Jesus did “cry aloud to the Lord” (Ps. 3:4), the great cry as he died and “the Lord answered from his holy hill” by shaking the earth, splitting rocks and ripping the Temple curtain from top to bottom.

Verse 5: Jesus “lay down and slept” (Good Friday) “and woke again” (Easter Sunday).

So it’s first and foremost a Jesus Psalm. But the Psalm also points backward to the first Adam. The theme of the Psalmist facing personal foes/enemies is very strong throughout Psalms but particularly in the first book (cf. esp. Ps. 4-9; 13, 17-18, 22-23, 27, 31, 35, 38, 40-41). It looks forward to the enemies of The Christ (Psalm 2:1-2; Acts 4:25-28) but it also reminds us of the first garden where the great enemy tempted the first Adam. The day when the Serpent basically said, “There’s no salvation for your soul in God. God doesn’t want the best for you. He doesn’t want to give you abundant life, he wants to inhibit you and restrict and restrain you, because, the truth is he’s frightened of you becoming like him. Real salvation and freedom and life for your soul will be found outside of God.”

Then at the end of Psalm 3 is an appeal to God, confident that he “strikes all my enemies on the cheek; breaks the teeth of the wicked” (v7). Why the cheek and teeth? Because again and again in the Psalms the Psalmist is attacked not so much with sticks and stones but by the mouth of his enemy. Mocking, plotting, deceiving words, gnashing of teeth (E.g. Ps. 5:9; 10:7; 22:13; 5:16; 35:21; 37:12). Interestingly, in Psalms 58 and 140 the speech of the enemies is likened to the mouth of a serpent. It was by the mouth of the Serpent that the first man was attacked, deceived and thrown down. It is by his mouth that Satan, the father of lies, continues to attack and accuse and deceive the children of Adam. But the good news is that one day the second Adam’s prayer (Ps. 3:7) will be answered and the mouth of the Serpent will be well and truly smashed.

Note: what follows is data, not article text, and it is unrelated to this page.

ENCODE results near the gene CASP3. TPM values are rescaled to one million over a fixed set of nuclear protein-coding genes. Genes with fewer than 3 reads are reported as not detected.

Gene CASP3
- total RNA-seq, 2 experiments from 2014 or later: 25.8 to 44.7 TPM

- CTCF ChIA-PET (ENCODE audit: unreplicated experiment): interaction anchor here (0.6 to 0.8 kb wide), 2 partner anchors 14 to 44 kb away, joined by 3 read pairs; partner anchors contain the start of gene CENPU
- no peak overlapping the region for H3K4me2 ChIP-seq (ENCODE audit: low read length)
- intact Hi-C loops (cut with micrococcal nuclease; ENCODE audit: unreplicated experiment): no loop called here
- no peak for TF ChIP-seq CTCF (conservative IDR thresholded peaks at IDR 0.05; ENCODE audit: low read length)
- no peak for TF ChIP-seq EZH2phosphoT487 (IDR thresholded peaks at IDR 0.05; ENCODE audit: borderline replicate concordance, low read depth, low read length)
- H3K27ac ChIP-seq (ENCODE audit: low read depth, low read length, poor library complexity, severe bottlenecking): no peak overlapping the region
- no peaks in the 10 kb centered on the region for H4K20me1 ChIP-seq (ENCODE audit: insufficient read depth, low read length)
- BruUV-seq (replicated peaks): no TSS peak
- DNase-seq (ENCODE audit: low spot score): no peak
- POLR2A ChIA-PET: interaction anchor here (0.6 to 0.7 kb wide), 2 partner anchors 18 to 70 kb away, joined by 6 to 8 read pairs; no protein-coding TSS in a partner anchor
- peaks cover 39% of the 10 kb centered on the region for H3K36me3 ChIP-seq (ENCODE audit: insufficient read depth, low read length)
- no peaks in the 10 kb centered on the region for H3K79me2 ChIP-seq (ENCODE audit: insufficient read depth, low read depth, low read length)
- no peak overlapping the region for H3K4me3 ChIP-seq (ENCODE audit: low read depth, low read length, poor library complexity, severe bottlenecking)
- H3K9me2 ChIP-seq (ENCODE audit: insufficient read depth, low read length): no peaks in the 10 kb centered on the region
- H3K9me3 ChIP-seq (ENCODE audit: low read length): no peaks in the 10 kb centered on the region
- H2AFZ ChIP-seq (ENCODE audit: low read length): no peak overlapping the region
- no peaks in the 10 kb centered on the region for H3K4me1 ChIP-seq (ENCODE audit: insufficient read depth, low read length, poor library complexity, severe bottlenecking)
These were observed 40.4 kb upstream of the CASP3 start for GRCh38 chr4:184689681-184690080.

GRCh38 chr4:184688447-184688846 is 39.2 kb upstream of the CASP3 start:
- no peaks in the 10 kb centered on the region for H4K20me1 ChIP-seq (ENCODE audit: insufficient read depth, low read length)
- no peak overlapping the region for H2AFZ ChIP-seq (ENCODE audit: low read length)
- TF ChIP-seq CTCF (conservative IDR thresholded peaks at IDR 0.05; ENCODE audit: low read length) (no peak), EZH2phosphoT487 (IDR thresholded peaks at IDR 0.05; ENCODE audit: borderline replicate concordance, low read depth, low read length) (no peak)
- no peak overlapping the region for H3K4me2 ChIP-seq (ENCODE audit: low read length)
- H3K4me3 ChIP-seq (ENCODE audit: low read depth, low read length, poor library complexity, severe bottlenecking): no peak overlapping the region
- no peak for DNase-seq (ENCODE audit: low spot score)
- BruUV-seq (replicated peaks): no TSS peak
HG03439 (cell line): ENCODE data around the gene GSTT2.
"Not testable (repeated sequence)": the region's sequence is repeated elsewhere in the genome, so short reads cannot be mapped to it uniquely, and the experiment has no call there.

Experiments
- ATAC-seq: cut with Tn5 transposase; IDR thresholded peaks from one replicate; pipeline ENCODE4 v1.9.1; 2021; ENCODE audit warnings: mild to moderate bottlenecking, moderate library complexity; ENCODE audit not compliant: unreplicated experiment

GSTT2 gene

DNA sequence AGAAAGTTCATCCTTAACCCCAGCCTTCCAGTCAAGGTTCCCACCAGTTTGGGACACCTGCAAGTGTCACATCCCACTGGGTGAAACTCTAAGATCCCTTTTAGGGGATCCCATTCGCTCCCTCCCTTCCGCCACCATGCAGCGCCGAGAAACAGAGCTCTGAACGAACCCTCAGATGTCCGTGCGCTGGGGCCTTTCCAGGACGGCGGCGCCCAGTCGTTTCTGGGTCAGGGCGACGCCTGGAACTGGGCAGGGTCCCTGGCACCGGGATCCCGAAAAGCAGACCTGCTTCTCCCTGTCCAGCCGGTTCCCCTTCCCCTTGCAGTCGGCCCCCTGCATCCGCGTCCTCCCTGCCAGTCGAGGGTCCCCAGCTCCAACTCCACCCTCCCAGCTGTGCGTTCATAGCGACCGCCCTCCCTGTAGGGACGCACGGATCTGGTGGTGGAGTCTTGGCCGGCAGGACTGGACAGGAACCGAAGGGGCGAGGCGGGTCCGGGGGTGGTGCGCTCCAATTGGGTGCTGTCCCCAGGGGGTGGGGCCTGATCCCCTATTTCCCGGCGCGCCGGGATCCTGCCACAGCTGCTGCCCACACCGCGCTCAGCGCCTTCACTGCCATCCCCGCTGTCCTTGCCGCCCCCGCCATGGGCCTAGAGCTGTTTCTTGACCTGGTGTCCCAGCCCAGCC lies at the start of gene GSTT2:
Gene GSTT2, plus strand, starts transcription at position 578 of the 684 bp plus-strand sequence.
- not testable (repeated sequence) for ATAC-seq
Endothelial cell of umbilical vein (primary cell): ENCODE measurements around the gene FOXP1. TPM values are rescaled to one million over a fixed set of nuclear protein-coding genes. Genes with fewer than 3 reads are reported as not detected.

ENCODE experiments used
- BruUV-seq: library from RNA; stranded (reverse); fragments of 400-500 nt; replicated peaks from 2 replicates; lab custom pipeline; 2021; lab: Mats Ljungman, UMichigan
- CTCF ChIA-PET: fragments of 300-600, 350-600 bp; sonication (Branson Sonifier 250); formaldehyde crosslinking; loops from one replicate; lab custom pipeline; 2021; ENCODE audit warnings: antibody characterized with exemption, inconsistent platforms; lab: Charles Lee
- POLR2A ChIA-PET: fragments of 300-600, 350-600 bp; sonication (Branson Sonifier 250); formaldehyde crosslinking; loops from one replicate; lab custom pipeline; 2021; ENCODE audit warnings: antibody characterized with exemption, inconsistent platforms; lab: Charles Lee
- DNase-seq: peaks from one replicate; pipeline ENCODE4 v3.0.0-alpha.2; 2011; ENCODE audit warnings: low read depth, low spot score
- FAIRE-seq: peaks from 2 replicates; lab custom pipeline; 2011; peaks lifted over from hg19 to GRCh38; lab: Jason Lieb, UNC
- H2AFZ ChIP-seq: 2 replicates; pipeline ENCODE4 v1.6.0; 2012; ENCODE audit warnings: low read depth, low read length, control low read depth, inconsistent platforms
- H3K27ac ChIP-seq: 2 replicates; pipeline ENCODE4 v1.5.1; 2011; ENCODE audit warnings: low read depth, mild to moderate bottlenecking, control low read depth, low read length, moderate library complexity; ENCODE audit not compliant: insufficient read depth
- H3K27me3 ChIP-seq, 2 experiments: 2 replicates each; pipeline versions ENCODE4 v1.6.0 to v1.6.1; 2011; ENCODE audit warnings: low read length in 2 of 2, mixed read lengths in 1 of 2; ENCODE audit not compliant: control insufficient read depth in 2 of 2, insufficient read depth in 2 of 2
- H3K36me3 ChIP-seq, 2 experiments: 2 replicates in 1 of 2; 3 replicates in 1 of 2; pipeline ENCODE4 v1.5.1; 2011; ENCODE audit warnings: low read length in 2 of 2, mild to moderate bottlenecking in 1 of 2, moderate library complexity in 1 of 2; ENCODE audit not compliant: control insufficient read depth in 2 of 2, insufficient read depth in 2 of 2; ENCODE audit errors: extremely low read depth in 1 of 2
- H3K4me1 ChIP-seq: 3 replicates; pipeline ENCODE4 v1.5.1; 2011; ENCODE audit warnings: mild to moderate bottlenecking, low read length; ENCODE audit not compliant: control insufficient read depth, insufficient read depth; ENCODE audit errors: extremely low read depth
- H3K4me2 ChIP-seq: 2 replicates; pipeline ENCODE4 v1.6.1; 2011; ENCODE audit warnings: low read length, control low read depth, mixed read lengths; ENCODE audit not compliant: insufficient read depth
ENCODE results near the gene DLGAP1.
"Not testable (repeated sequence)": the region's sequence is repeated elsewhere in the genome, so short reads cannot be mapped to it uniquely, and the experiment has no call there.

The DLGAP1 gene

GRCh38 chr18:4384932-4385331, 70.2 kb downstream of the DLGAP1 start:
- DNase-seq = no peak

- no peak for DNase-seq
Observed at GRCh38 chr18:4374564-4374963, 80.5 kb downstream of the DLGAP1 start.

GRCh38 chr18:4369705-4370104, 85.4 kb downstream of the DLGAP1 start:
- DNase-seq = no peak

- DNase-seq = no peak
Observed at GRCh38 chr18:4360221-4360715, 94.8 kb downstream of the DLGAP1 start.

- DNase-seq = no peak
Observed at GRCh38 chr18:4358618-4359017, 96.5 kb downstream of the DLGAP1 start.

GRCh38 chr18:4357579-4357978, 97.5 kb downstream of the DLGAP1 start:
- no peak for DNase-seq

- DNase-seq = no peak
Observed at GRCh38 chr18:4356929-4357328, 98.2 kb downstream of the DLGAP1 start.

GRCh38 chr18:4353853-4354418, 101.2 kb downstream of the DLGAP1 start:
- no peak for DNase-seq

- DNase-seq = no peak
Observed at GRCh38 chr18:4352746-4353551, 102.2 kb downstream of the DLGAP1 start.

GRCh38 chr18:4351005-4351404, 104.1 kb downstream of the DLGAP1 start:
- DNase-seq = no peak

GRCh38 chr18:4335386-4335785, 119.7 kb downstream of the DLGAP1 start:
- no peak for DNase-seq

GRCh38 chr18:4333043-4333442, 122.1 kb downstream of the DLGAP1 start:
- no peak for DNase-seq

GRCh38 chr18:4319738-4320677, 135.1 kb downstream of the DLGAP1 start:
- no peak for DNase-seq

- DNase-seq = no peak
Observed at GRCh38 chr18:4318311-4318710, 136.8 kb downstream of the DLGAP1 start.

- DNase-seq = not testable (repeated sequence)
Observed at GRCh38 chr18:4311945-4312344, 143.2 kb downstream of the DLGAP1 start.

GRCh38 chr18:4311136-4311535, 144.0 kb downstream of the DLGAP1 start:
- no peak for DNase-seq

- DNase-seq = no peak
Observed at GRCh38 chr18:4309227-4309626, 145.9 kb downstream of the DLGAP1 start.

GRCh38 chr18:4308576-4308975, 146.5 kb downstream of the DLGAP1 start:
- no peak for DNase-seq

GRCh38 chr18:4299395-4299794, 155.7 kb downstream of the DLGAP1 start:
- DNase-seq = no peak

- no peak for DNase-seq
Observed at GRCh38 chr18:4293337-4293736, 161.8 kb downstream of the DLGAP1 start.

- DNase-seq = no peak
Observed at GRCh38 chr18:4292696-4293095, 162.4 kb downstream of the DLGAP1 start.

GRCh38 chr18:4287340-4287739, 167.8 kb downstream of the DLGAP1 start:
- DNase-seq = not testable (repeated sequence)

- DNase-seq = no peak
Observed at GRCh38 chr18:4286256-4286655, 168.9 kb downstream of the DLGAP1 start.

On that day we will all say “Salvation belongs to the LORD” (v8a). On that day His “blessing” (v8b) will be on His people. Blessing – another great Genesis theme. The blessing of Adam and Eve (Gen. 2:28); that the Serpent lured them from with his deceptive mouth; replaced with curse (Gen. 3:17); preached to Abraham (Gen. 12:3); through his offspring crying, dying, rising it has finally come.

Serpent crusher

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When we look at New Testament letters, for example, many of us are quite familiar with the idea of ‘travelling to Corinth’.

Travelling to Corinth

That is we recognise that 1 Corinthians, for example, was a real letter written by a real man to real people living in a real place with real problems and questions that are being addressed. It is not a collection of spiritual truths floating around. It is not first and foremost about me or written to me (even though it is ultimately for me). What I need, if I am to really hear the riches of, e.g. 1 Corinthians 13, is to read the passage in the context of the whole letter and put myself in the shoes of the Corinthian believers hearing it read the first time, hearing it speaking into their context of division and pride and unlove. That’s when I start to feel the cutting edge of the sword and it starts to cut me too.